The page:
This Stunning Southern Destination Is Somehow One Of The US' Least-Visited National Parks

There are 429 national park sites in the United States of America, covering over 84 million acres. It would be really hard to get to all of them in a lifetime (though it's a worthy goal). The big ones like Yellowstone, the Grand Canyon, and Zion are famous all over the world, but some of the lesser-known ones deserve their day in the sun. One national park in Texas is absolutely stunning, and somehow, it's one of the least-visited. In fact, according to USA Today, there were less than 220,000 visitors in 2022, with only about 7,000 more in 2023. (For comparison, Yellowstone got almost 4.5 million in 2023.) This wonderful park is Guadalupe Mountains National Park in West Texas, and you should absolutely move this place to the top of your list. 


Sitting about 115 miles east of El Paso, Guadalupe Mountains National Park has so much to offer, with over 80 miles of hiking trails and some incredible views from the mountain peaks. The highest one, Guadalupe Peak, is part of a fossilized sponge reef that is over 260 million years old. The park itself covers 86,000 acres, has plenty of animals to spot, some primitive camping, and even better, lots of space to yourself. Let's take a look at what you need to know before you visit Guadalupe Mountains National Park. 

All about Guadalupe Mountains National Park

Guadalupe Mountains National Park was created in 1972 and it's known for the aforementioned Permian fossil reef mountain range, which has 12 exposed miles to explore. (About 400 miles of it is underground.) The reef mountains feature four of the highest peaks in the entire state. The area was once covered by a tropical sea and you can sometimes find marine fossils in the rocks. You can hike these mountains while you're here, or, for a contrast, visit the Salt Basin Dunes, a quiet and sandy-soiled area. The dunes are a fascinating place to visit, with parts of the ground covered by cryptogams, a lichen and fungal combo. When you visit, try not to step on them. This area can be very warm, and there is no water at the trailhead, so make sure to keep your supplies on you, including sunscreen. (Here are some reef-safe sunscreens to try.)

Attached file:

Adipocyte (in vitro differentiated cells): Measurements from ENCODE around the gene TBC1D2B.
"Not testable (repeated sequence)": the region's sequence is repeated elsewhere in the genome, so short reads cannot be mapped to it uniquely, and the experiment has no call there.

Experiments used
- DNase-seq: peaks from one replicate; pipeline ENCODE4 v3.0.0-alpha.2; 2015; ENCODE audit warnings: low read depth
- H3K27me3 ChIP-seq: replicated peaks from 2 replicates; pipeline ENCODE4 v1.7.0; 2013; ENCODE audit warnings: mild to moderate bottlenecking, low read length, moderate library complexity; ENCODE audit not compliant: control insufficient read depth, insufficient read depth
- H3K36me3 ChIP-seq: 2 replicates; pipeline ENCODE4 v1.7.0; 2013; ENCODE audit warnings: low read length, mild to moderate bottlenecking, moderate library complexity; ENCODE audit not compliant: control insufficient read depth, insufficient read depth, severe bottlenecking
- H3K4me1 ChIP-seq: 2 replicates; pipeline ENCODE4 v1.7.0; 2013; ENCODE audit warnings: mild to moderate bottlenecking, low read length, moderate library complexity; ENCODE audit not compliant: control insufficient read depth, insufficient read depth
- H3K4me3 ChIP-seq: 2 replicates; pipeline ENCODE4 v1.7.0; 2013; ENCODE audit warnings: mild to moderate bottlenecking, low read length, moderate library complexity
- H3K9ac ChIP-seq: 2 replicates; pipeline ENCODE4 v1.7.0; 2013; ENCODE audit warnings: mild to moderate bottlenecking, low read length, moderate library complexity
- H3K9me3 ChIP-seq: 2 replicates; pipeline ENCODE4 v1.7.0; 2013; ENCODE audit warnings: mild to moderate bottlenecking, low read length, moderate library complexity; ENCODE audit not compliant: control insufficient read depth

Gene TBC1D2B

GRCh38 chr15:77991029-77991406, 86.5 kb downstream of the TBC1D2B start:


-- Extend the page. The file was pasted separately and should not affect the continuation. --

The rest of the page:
If you'd like to learn more about the area, you can check out the Frijole Ranch Museum at the old ranch headquarters in the park. They have exhibits about the human history of the park, as well as some old buildings to explore like a one-room schoolhouse. Bring lunch to enjoy at the picnic tables there. 

You can camp in certain areas across the park (though not at Salt Basin Dunes). It's back-to-basics camping with no showers, hookups, or dump stations, but there are pit toilets, tent pads, and trailer parking. Here is some additional gear you'll want for your camping adventure.

Spectacular hikes and important info

The hiking views in Guadalupe Mountains National Park are exquisite. For the best one, hike up to the Guadalupe Peak Trail, which is 4.2 miles each way, with a 3,000-foot elevation gain. (The steepest part is at the beginning.) For a completely different experience, you can hike a 2.3-mile loop from the Frijole Ranch area to see the water of Smith Spring. 


Birders will love it here, and there is a checklist so you can record what you spot. You may see hummingbirds, scaled quail, turkey vultures, roadrunners, and the northern mockingbird. There are also impressive mammals like coyotes, mountain lions, bears, mule deer, javelinas, kit foxes, and elk. Keep these tips in mind to protect yourself from animals while hiking

There are a few things to know before you go. Fill up on gas, water, and food before you get to the park as there is none for sale there. Download what you need as WiFi can be spotty. Don't trust the time on your cell. You're close to the Central time zone (which your phone might pick up), but the park boundary is in Mountain Time. A park entrance pass is good for seven days, and you can get it here. Keep an eye on the weather as it can get windy, and the mountains sometimes get snow in the winter. Highs in the summer can reach 100 degrees Fahrenheit, and winter can drop to 30. It's a crime that this place isn't visited more, so make this gorgeous park a priority.